What also keeps me going is the fact that my grandmother and I both made dance/movement goals. We¬†have different goals, but a few similarities are¬†doing yoga at least once a week, learning more about dance travel/tourism and a secret goal I won’t reveal until June or July. One of my personal dance goals is to focus on exploring and studying different dances from Africa and the African Diaspora and Bellydance. This summer I want to take a break from those classes and study¬†Semi-Classical Indian dance and Beginner Ballet. Another goal is to just explore different dance styles without studying them for long-term until I’m done with what I’m already studying. At the beginning of February, my grandmother and I sat down at the kitchen table and talked about our dance/movement goals, then I typed them up and now we have them taped to our walls.

Over the weekend we also created Dance Vision Boards to inspire and motivate us!

How to Create a Dance/Movement Vision Board

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On my board I have pictures that reflect the dance classes I’m taking right now (Bellydance and dances from the African Diaspora), the barefeet logo because I want to do what Mickela Mallozzi is doing, which is traveling around the world learning dances from different cultures, meeting different people and eating lots of delicious food! There is a white rose with musical notes on the petals to show my love for music, yoga poses by Yoga Rachael who I follow on Instagram and Dance to Unite’s logo for inspiration to learn more about the 13 Steps to Unity, and to remind me about the kids we serve. Under the ballerina on the right is the logo for the upcoming NYC Dance Parade in May which hopefully I can participate in. There is also a photo of a field of daffodils and that represents a very special aspiration I will blog about later on. I have a photo of two people dancing because one day I would like to try social dancing! I haven’t touched upon everything, but finally there are inspiration sayings like: “wherever you go, go with all your heart” by Confucius, “the quickest way to acquire self-confidence is to do exactly what you are afraid to do” by anon and “be brave with your life”.

1. Buy a poster board at Michael’s or another art and crafts supplies store (OR I’m totally for DIY, you can use the side of a large cardboard box instead).

2. Research dance/inspiration related photos on sites like Pinterest, Tumblr or Google Images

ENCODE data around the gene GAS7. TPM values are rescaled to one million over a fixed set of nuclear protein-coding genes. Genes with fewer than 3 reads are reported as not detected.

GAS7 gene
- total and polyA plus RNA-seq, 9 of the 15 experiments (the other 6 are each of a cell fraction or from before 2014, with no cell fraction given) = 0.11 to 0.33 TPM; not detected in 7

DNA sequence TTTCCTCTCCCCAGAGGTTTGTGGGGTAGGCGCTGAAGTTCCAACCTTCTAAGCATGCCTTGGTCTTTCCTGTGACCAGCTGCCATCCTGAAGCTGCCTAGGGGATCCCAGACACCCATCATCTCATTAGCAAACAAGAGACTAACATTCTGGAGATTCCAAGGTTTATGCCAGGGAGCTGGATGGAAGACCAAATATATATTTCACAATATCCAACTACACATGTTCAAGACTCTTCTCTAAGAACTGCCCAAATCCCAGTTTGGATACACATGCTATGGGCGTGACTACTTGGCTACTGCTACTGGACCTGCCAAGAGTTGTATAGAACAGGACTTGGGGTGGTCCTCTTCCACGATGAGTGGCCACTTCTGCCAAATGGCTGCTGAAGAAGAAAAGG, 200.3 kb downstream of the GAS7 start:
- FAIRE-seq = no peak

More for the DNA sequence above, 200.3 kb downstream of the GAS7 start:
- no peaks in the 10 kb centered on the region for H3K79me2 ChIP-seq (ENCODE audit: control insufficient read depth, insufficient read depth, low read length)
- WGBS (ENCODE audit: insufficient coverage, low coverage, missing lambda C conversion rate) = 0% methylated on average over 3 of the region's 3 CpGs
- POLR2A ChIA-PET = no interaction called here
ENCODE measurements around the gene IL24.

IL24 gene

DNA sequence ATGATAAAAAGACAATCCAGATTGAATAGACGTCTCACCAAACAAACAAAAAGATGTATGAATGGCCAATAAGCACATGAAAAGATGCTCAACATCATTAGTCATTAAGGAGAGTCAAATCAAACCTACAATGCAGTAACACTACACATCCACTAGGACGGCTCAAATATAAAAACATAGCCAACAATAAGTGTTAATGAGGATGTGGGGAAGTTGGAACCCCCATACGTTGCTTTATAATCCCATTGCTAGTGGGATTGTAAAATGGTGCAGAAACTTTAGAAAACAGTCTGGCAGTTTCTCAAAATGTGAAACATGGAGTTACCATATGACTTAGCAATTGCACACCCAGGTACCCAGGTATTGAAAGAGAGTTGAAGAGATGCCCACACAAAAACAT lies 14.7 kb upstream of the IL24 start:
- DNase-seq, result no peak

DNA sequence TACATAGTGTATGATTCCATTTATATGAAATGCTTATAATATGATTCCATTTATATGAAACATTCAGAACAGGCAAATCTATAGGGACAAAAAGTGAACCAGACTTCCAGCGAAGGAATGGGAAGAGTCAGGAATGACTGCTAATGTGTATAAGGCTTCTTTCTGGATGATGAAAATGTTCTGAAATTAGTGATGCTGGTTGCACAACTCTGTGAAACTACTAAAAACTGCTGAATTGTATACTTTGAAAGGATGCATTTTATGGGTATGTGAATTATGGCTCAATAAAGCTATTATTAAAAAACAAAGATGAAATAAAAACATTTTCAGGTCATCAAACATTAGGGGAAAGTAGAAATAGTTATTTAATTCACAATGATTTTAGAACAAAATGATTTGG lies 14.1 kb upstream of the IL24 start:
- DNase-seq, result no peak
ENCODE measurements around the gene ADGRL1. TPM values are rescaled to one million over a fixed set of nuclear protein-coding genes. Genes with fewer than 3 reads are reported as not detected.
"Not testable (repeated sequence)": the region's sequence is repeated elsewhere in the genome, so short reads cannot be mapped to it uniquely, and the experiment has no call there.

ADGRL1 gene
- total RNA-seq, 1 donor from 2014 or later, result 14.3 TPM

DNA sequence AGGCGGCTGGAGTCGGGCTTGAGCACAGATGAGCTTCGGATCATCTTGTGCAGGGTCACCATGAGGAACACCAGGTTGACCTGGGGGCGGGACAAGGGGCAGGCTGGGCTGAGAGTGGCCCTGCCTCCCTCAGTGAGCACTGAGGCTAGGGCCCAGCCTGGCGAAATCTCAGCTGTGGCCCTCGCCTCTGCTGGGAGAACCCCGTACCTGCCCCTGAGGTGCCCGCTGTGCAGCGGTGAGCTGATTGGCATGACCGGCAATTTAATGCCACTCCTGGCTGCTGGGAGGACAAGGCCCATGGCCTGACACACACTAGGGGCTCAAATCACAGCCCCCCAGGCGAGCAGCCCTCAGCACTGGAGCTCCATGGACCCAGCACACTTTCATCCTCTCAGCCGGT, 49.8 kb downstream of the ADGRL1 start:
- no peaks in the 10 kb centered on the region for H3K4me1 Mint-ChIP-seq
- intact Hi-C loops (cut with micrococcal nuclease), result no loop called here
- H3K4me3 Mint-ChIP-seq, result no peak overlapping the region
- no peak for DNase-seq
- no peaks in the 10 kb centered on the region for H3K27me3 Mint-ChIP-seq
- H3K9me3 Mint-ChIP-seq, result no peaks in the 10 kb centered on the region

3. Copy and Paste to a Word Document

4. Print the document and cut out the pictures/words with scissors

5. Glue (or tape) them to your board

This was just a suggestion! You can create¬†your vision board however you want ūüôā

Dear Dance Teachers, my Hip Hop Quest started something like this…

This is my first Dear Dance Teachers post. As a new dance teacher (literally just hatched haha) currently gaining experience as a Dance to Unite volunteer, I want to learn as much as possible about what it means to be a dance teacher and how to teach a class in a fun and effective way. Look out for Dear Dance Teachers posts sharing teaching tips. 

I went on a mini Hip-Hop quest at the beginning of February to find appropriate Hip-Hop songs for kids. I knew I would have a difficult time finding songs without lyrics purely revolving or hinting around sex, drugs and violence, but I didn’t know it would be THAT difficult.

I wish there was a plethora of Hip-Hop songs for kids. Children and Young Adult Literature exists and flourishes because the need for it is acknowledged, valued, recognized and given attention. It would be a cool if there was a whole genre of Kid/Teen Hip-Hop with age appropriate lyrics and relatable content that received as much respect as explicit songs/artists do. Maybe Nicki’s “Anaconda” beat could go with a song about doing well in school or putting lyrics about negative experiences with bullying and overcoming the situation¬†to Timbaland’s “Bounce”.

I wouldn’t tell any Hip-Hop artist with explicit content to change because that’s their art and artists create what they want. Not only that but I just realized that it makes no sense to complain about the content of some Hip-Hop and Rap and how it sends the wrong messages to kids. Not because it’s not true (it’s true all right!) but because I’m not looking in the right place. I’m not sure many Hip-Hop and Rap artists with explicit content are thinking about kids/teens while they are in the studio.

 So where is the right place to look?

There’s something missing.

It would be so cool if there were music review websites and a ceremony like the Grammys or Billboard Music Awards dedicated to artists who created Hip-Hop and Rap exclusively for youth. If any Hip-Hop or Rap artists out there are reading this, whether you are well-known or just starting out, kids and teenagers need songs too!

Below are ideas for your Hip-Hop class! The playlists by no means represent all of Hip-Hop.

Song Suggestions and Tips

Note: Many of the songs below are still explicit, I suggest this list because there are parts of different songs that you can use.

Tip #1: Using the following keywords during research can be helpful: Hip-Hop, Old School, clubbanger songs, playlist, remix, dance trends, instrumental

Kid-Friendly and Semi-Kid Friendly Hip-Hop

Old School Hip-Hop

Tip#2: Find Hip-Hop songs with lyrics or just instrumental on these four online platforms: Spotify, Soundcloud, Youtube and Pandora.

Hip-Hop Dance Trends

Tip#3: Youtube Hip-H0p Dance Trends from past and present

Remember the Harlem Shake Craze?!

Check out the Original Harlem Shake below!

Fusion

Tip#4: Fusing Hip-Hop with other genres:Hip-Hop+R&B, Pop, Rock and Roll, music from the 50s, 60s, 70s, 80s and 90s, musicals, film soundtracks, dancefloor hits ranging from house to dubstep

Tip#5.Taking parts of songs that are explicit and creating a medley

Tip#6. Slow Hip-Hop ( I realize routines don’t always have to be fast-paced Hip-Hop)

Tip#7. You’re sitting in your car at a stoplight and you hear the car beside you playing this really cool song, or you’re at a party and you really want to know the name of the song getting everybody on the dance floor. This is where Shazam comes in. Many people already know about this app. I love Shazam, the idea is genius. Whenever you’re on the go and you hear Hip-Hop (and other) songs you would like to try in your class, pull out your phone and Shazam, you know the name and artist of the song!

Tip#8. Research music review/media sites based in other countires and look for Hip-Hop artists/dancers from around the world like Les Twins

Looking at Youtube videos of parents dancing with their kids can be inspiring too!

If you have any ideas for Hip-Hop songs, please comment below!